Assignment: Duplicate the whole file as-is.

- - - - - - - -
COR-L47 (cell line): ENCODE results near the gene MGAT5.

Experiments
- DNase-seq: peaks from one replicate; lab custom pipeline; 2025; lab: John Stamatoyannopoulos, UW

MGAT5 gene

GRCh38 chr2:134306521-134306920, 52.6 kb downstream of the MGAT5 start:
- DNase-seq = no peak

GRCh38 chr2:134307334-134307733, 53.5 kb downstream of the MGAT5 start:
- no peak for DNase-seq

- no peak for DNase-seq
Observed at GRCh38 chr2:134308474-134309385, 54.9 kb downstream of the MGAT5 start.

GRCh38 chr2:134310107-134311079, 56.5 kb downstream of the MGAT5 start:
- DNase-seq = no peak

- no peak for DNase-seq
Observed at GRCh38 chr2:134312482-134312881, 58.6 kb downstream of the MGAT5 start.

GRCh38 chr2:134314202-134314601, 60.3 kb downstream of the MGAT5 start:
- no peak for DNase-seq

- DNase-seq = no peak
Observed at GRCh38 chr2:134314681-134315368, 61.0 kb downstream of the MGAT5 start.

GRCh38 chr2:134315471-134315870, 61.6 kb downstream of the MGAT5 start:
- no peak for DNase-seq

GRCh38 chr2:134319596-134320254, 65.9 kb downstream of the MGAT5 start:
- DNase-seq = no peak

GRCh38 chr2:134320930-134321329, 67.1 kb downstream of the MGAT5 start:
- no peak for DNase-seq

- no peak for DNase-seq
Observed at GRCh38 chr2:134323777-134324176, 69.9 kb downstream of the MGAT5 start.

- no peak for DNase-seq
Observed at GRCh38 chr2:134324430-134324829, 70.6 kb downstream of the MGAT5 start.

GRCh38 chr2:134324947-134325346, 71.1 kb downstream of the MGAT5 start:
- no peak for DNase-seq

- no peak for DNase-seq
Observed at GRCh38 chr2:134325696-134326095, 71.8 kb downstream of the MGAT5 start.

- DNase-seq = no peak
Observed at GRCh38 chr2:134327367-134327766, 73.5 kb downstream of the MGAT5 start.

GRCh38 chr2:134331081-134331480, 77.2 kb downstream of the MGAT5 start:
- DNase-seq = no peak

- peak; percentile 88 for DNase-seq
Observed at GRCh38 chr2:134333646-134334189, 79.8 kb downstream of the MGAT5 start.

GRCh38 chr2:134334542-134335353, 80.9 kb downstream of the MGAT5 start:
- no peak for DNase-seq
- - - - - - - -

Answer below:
COR-L47 (cell line): ENCODE results near the gene MGAT5.

Experiments
- DNase-seq: peaks from one replicate; lab custom pipeline; 2025; lab: John Stamatoyannopoulos, UW

MGAT5 gene

GRCh38 chr2:134306521-134306920, 52.6 kb downstream of the MGAT5 start:
- DNase-seq = no peak

GRCh38 chr2:134307334-134307733, 53.5 kb downstream of the MGAT5 start:
- no peak for DNase-seq

- no peak for DNase-seq
Observed at GRCh38 chr2:134308474-134309385, 54.9 kb downstream of the MGAT5 start.

GRCh38 chr2:134310107-134311079, 56.5 kb downstream of the MGAT5 start:
- DNase-seq = no peak

- no peak for DNase-seq
Observed at GRCh38 chr2:134312482-134312881, 58.6 kb downstream of the MGAT5 start.

GRCh38 chr2:134314202-134314601, 60.3 kb downstream of the MGAT5 start:
- no peak for DNase-seq

- DNase-seq = no peak
Observed at GRCh38 chr2:134314681-134315368, 61.0 kb downstream of the MGAT5 start.

GRCh38 chr2:134315471-134315870, 61.6 kb downstream of the MGAT5 start:
- no peak for DNase-seq

GRCh38 chr2:134319596-134320254, 65.9 kb downstream of the MGAT5 start:
- DNase-seq = no peak

GRCh38 chr2:134320930-134321329, 67.1 kb downstream of the MGAT5 start:
- no peak for DNase-seq

- no peak for DNase-seq
Observed at GRCh38 chr2:134323777-134324176, 69.9 kb downstream of the MGAT5 start.

- no peak for DNase-seq
Observed at GRCh38 chr2:134324430-134324829, 70.6 kb downstream of the MGAT5 start.

GRCh38 chr2:134324947-134325346, 71.1 kb downstream of the MGAT5 start:
- no peak for DNase-seq

- no peak for DNase-seq
Observed at GRCh38 chr2:134325696-134326095, 71.8 kb downstream of the MGAT5 start.

- DNase-seq = no peak
Observed at GRCh38 chr2:134327367-134327766, 73.5 kb downstream of the MGAT5 start.

GRCh38 chr2:134331081-134331480, 77.2 kb downstream of the MGAT5 start:
- DNase-seq = no peak

- peak; percentile 88 for DNase-seq
Observed at GRCh38 chr2:134333646-134334189, 79.8 kb downstream of the MGAT5 start.

GRCh38 chr2:134334542-134335353, 80.9 kb downstream of the MGAT5 start:
- no peak for DNase-seq